A Green MSP, whilst mentioning the need to address pay equity, complained about a reduction in the number of children accessing teachers in early years settings. This complaint ignores the fact that every childcare setting now has a manger with a degree (or is training for a degree) and the sector now has more than 2000 degree level Childhood Practitioners (compared to 2005 figures) with specifically tailored early learning qualifications.
Early years workers, who have been campaigning for equal pay for over 10 years, get very hacked off when politicians put forward sentences about addressing pay – but do not table polices to improve pay. They have heard empty mood music from politicians for too long. They are also deeply unimpressed when politicians talk about pay in one sentence and then move on to talk about well-paid teachers – as if the new BA Childhood Practice (BACP) qualification has done nothing to raise standards in the sector and isn’t the equal of a teaching qualification. Indeed, the BACP is more specifically grounded in early years pedagogy than a general teaching qualification.
“Early years workers, who have been campaigning for equal pay for over 10 years, get very hacked off when politicians put forward sentences about addressing pay – but do not table polices to improve pay.”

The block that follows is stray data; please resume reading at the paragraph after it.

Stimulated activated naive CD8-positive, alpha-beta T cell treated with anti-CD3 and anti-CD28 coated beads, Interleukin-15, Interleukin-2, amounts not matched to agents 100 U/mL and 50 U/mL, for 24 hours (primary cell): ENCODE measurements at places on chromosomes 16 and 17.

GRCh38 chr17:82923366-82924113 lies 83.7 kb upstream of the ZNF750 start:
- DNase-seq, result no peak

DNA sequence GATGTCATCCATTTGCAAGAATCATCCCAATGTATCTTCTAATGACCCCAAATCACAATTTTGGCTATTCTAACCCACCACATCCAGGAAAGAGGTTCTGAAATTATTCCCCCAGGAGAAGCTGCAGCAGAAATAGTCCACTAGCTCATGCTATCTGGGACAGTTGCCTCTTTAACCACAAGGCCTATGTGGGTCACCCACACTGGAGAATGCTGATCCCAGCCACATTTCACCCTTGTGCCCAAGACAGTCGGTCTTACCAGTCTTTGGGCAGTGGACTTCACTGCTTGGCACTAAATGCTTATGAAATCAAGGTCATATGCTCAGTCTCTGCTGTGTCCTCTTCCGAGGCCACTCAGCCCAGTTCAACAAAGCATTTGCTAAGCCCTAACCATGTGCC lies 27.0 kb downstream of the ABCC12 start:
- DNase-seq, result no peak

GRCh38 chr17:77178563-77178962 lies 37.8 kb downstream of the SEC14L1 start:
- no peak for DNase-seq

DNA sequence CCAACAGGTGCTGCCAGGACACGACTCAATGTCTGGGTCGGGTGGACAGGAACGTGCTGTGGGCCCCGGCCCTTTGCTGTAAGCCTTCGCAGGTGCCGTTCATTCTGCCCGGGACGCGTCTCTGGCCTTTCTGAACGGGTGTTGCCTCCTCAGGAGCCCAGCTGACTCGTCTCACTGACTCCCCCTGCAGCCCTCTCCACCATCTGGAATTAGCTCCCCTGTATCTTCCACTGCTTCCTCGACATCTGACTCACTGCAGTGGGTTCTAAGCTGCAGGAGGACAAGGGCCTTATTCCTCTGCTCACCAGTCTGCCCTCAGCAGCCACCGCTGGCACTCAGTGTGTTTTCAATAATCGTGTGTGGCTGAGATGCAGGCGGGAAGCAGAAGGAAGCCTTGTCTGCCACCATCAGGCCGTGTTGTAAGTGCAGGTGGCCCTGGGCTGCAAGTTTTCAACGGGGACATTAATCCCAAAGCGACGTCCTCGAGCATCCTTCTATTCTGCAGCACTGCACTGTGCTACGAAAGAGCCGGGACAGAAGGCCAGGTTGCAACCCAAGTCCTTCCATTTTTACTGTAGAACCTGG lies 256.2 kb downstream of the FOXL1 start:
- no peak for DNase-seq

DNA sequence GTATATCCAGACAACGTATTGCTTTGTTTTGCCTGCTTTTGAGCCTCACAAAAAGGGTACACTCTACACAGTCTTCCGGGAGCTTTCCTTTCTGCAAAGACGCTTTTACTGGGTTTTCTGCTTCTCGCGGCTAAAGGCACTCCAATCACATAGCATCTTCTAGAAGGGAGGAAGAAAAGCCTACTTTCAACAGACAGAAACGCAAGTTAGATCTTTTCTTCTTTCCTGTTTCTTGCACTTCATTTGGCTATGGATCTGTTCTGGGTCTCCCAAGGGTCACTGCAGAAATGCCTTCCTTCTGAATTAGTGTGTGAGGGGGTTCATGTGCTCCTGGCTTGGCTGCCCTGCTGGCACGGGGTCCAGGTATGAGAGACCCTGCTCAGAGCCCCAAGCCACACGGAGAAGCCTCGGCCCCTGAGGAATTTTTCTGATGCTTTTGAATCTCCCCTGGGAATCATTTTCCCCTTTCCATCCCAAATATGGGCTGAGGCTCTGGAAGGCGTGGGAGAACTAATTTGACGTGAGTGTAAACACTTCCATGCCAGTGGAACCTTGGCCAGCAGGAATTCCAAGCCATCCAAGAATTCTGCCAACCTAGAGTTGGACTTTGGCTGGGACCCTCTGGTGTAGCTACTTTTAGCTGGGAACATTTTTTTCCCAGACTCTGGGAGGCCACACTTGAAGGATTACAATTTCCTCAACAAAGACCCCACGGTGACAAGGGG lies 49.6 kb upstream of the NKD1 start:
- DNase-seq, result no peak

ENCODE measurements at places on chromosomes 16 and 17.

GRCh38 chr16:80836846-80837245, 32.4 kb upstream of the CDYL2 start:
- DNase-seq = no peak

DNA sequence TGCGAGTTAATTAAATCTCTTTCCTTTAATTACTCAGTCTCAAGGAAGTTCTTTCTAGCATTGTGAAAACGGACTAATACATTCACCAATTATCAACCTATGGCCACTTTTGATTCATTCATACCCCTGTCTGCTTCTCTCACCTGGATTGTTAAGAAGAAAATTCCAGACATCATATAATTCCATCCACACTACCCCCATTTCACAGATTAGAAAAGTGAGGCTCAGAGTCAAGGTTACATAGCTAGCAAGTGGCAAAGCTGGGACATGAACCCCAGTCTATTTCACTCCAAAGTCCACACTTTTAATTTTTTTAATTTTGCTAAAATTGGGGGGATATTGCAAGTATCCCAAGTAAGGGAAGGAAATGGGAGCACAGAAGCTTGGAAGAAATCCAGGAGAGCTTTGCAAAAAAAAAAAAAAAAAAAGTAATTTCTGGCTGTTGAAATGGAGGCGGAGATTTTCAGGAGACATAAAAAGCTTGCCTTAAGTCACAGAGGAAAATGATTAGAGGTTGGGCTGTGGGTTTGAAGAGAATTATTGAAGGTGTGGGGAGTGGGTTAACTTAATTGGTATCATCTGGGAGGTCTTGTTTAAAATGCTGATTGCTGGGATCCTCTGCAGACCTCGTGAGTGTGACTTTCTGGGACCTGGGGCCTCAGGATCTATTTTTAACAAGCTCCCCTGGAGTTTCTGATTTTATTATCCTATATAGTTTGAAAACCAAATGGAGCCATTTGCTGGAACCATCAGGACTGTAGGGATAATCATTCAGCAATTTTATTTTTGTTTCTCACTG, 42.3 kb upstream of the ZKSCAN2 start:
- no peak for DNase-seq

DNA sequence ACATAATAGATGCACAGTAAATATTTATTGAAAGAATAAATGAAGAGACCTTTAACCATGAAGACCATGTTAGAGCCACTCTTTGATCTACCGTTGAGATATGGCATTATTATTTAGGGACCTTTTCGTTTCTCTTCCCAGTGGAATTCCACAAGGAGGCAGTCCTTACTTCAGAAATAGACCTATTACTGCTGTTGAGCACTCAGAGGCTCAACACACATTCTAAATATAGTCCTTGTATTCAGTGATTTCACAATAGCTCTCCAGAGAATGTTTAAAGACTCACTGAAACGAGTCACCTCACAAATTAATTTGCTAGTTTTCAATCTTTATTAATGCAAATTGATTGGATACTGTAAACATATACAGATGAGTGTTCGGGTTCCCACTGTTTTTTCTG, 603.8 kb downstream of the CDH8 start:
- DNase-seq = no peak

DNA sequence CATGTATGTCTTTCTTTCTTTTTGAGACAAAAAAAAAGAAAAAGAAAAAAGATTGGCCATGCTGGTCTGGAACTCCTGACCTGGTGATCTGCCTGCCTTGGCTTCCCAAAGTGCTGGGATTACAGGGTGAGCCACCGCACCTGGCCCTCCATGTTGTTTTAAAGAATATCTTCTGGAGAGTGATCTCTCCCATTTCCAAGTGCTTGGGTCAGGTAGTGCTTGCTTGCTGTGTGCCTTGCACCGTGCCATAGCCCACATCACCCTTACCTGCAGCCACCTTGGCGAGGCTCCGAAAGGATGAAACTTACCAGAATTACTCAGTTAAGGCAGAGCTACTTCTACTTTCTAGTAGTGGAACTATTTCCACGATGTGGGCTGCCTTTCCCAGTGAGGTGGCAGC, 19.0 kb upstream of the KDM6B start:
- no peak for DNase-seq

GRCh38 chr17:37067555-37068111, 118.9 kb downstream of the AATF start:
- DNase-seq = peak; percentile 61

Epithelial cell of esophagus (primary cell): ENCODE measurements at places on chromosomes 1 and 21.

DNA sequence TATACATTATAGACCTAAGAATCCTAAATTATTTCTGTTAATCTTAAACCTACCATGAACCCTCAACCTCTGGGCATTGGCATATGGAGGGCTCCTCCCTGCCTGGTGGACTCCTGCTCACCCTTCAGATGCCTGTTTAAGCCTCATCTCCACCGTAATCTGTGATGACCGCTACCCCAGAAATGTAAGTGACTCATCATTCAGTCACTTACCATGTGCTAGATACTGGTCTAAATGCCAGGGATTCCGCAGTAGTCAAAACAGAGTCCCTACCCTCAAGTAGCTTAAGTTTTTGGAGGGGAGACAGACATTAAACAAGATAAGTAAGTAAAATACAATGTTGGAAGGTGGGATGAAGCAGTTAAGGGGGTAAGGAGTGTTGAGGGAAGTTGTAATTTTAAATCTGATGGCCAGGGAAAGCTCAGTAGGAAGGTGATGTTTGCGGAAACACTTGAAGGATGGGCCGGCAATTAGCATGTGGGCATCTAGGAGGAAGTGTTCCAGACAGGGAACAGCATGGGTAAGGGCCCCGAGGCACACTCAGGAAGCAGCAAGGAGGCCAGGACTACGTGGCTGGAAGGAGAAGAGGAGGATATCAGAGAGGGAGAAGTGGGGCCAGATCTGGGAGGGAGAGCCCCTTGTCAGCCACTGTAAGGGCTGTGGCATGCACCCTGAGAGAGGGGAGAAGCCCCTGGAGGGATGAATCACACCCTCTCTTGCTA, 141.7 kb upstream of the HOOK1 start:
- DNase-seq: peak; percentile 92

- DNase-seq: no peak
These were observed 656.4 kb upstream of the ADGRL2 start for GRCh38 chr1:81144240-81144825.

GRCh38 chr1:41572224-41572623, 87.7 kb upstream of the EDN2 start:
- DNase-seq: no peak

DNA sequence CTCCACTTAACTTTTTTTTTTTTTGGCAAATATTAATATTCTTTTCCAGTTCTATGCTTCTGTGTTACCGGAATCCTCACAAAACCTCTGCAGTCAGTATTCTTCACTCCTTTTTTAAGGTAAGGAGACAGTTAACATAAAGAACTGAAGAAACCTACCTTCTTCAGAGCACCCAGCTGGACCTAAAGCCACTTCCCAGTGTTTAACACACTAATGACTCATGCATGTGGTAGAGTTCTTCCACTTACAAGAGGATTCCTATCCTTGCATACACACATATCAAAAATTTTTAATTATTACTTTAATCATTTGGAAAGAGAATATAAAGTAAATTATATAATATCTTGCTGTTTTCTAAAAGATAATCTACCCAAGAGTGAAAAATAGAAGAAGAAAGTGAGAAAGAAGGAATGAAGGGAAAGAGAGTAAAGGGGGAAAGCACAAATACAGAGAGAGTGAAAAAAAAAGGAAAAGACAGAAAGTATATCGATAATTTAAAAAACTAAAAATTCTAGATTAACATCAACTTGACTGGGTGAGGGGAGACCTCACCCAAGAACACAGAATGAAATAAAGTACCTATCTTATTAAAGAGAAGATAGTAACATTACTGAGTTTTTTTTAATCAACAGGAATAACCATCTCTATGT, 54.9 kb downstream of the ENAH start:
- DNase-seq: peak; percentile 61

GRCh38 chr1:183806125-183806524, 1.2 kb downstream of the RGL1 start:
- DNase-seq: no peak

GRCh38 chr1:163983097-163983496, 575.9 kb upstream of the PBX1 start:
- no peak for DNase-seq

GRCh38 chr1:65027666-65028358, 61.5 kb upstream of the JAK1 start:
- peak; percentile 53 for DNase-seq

The disturbing messages in the government report were not about the numbers of teachers, they were about middle-class public sector professionals getting paid thousands of pounds more than their private sector counterparts. Politicians need to put forward proposals, now, on how we will address the issue of pay.
Tavish Scott’s speech which mentioned the term ‘qualifications’ numerous times reminded us that he is a representative of a party that backed and enabled Tory austerity which disproportionately impacted on women. That is, Scott focussed on availability of qualified staff but he failed to sufficiently and consistently link qualifications to pay. Scott, summing up for the Liberals, applauded MSPs for the consensus shown in the debate – these self-congratulations smacked of complacency. Complacency, which seemed oblivious to the fact that we need a radical and speedy response to remove early learning professionals from the scourge of poverty wages.
The parliament passed the government’s motion – which was to produce a blueprint for action – which hopefully will include longer term solutions to poverty wages. But, early years professionals will be left wondering why more MSPs didn’t pose the question, what can the government do now, today, to immediately improve wages?
The government’s report estimates local authorities paid partner providers £79 million in the financial year 2014/15. This gives the government leverage – is it not possible for them to use this leverage to produce a more radical set of changes to address pay issues in the sector?
“The Scottish Parliament should ensure that in order to receive tax payers money, all early years providers should immediately be required to become living wage employers.”